Monday, October 19th
Noah Zucker (Columbia), “Carbon Bonds: Identity and the Politics of Industrial Change”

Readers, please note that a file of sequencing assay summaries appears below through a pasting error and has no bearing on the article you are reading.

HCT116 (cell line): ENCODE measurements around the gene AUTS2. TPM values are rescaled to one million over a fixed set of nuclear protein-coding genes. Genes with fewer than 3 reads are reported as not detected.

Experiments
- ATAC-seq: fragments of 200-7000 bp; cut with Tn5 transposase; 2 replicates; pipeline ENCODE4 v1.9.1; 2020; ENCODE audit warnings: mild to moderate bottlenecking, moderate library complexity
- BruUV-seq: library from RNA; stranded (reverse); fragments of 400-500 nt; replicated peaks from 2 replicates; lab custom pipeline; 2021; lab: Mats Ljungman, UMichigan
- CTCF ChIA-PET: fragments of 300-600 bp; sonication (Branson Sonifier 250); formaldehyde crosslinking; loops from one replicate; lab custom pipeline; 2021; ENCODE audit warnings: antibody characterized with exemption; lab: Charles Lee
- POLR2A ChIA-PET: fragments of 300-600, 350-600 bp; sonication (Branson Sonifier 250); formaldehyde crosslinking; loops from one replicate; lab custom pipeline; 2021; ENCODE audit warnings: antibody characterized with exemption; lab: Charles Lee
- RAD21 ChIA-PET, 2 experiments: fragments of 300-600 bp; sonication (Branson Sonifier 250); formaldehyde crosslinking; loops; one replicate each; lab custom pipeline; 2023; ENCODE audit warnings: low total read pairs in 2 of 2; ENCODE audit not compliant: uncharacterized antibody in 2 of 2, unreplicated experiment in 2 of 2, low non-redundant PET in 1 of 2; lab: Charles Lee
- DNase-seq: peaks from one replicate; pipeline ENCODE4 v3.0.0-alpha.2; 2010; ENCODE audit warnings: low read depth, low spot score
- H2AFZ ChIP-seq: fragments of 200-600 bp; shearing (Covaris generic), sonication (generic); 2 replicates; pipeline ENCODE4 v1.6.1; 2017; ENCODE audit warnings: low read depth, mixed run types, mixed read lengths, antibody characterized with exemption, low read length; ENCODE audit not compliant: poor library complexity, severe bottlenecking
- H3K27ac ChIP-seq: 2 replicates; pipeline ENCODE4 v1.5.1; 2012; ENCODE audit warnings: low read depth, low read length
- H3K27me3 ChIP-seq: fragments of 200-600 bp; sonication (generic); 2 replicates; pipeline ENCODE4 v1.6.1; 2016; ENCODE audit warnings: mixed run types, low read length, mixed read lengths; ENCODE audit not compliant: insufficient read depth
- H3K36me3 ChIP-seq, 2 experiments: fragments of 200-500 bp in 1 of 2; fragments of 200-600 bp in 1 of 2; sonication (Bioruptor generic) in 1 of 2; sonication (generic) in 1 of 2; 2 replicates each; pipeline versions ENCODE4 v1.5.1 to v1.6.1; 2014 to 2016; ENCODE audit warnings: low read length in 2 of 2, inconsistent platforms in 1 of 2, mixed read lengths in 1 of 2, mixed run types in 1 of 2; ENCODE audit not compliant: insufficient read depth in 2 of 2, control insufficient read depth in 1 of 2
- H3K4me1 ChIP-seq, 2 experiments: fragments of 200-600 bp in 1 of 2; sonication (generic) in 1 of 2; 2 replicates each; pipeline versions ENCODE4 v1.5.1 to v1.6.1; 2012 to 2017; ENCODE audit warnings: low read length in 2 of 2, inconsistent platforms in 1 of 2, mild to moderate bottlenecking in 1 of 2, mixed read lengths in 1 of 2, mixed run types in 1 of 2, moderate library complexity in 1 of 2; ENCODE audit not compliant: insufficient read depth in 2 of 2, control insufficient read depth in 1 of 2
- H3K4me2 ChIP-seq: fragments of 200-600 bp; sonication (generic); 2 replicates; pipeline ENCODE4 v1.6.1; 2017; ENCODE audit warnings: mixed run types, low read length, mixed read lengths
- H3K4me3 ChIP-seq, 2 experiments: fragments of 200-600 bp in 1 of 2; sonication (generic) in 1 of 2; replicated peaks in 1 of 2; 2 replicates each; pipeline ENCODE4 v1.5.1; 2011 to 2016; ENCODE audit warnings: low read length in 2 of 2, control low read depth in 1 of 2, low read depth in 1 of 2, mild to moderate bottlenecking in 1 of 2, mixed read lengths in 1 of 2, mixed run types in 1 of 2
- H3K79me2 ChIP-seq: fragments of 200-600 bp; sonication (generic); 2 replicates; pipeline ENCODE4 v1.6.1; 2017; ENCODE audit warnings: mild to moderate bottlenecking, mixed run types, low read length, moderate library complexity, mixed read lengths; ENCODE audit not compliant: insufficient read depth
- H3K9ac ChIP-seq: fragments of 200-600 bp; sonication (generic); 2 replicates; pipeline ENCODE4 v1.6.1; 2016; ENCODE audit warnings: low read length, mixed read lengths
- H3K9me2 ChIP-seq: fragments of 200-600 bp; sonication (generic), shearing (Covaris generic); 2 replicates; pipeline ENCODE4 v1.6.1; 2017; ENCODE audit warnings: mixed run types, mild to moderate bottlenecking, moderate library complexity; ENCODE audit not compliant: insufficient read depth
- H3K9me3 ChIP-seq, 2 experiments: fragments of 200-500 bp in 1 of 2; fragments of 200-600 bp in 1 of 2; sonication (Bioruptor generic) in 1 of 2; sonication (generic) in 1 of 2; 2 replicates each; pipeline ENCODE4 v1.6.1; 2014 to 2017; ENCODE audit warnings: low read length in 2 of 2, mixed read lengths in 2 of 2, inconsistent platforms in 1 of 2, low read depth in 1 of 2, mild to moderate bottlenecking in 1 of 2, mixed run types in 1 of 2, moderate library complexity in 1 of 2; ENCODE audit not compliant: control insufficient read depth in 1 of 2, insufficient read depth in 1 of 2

This paper explores how bouts of industrial decline resonate across socially divided polities. Standard accounts suggest that economic shocks prompt similar responses across exposed industries’ workforces, which are also thought to serve as the primary loci of political mobilization. I argue that workers’ social ties can both fracture industries’ workforces and expand the set of individuals responsive to industry-specific shocks. Individuals who belong to a social network with extensive exposure to an industry will be less likely than others to adopt costly behavioral changes in times of relative stability, regardless of their own places of employment. As shocks to the industry become more severe, these individuals will increasingly look to reorient their social and political ties towards groups offering more reliable benefits. In an analysis of the early-twentieth century United States, I find that immigrants with extensive network exposure to the coal mining industry were significantly less likely than other immigrants to pursue social and political assimilation in periods of industrial stability; as industrial contractions intensified, they became increasingly likely to reconfigure their social and political ties. These findings suggest a new network-based framework for explaining past responses to industrial change and projecting future reactions to economic instability.